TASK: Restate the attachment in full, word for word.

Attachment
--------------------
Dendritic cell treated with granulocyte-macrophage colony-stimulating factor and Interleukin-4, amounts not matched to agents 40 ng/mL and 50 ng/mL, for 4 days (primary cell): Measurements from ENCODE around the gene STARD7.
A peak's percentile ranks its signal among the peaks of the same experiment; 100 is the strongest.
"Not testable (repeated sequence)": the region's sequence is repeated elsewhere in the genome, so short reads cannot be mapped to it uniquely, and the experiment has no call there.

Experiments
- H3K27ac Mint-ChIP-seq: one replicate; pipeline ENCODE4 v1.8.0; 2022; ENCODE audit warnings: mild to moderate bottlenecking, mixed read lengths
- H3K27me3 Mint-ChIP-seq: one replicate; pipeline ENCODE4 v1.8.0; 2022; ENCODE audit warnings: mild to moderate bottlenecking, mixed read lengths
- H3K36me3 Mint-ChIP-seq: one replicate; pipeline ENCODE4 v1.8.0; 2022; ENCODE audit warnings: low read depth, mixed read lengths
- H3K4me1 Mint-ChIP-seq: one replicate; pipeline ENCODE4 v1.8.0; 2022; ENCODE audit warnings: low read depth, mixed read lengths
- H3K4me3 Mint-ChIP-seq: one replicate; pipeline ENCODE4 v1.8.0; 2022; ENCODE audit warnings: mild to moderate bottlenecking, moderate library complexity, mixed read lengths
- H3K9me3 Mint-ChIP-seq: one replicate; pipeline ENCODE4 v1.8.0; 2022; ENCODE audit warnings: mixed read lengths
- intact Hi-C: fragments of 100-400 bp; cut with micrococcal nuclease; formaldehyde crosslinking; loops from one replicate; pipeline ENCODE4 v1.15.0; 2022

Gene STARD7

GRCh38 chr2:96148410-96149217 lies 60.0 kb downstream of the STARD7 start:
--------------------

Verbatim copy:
Dendritic cell treated with granulocyte-macrophage colony-stimulating factor and Interleukin-4, amounts not matched to agents 40 ng/mL and 50 ng/mL, for 4 days (primary cell): Measurements from ENCODE around the gene STARD7.
A peak's percentile ranks its signal among the peaks of the same experiment; 100 is the strongest.
"Not testable (repeated sequence)": the region's sequence is repeated elsewhere in the genome, so short reads cannot be mapped to it uniquely, and the experiment has no call there.

Experiments
- H3K27ac Mint-ChIP-seq: one replicate; pipeline ENCODE4 v1.8.0; 2022; ENCODE audit warnings: mild to moderate bottlenecking, mixed read lengths
- H3K27me3 Mint-ChIP-seq: one replicate; pipeline ENCODE4 v1.8.0; 2022; ENCODE audit warnings: mild to moderate bottlenecking, mixed read lengths
- H3K36me3 Mint-ChIP-seq: one replicate; pipeline ENCODE4 v1.8.0; 2022; ENCODE audit warnings: low read depth, mixed read lengths
- H3K4me1 Mint-ChIP-seq: one replicate; pipeline ENCODE4 v1.8.0; 2022; ENCODE audit warnings: low read depth, mixed read lengths
- H3K4me3 Mint-ChIP-seq: one replicate; pipeline ENCODE4 v1.8.0; 2022; ENCODE audit warnings: mild to moderate bottlenecking, moderate library complexity, mixed read lengths
- H3K9me3 Mint-ChIP-seq: one replicate; pipeline ENCODE4 v1.8.0; 2022; ENCODE audit warnings: mixed read lengths
- intact Hi-C: fragments of 100-400 bp; cut with micrococcal nuclease; formaldehyde crosslinking; loops from one replicate; pipeline ENCODE4 v1.15.0; 2022

Gene STARD7

GRCh38 chr2:96148410-96149217 lies 60.0 kb downstream of the STARD7 start: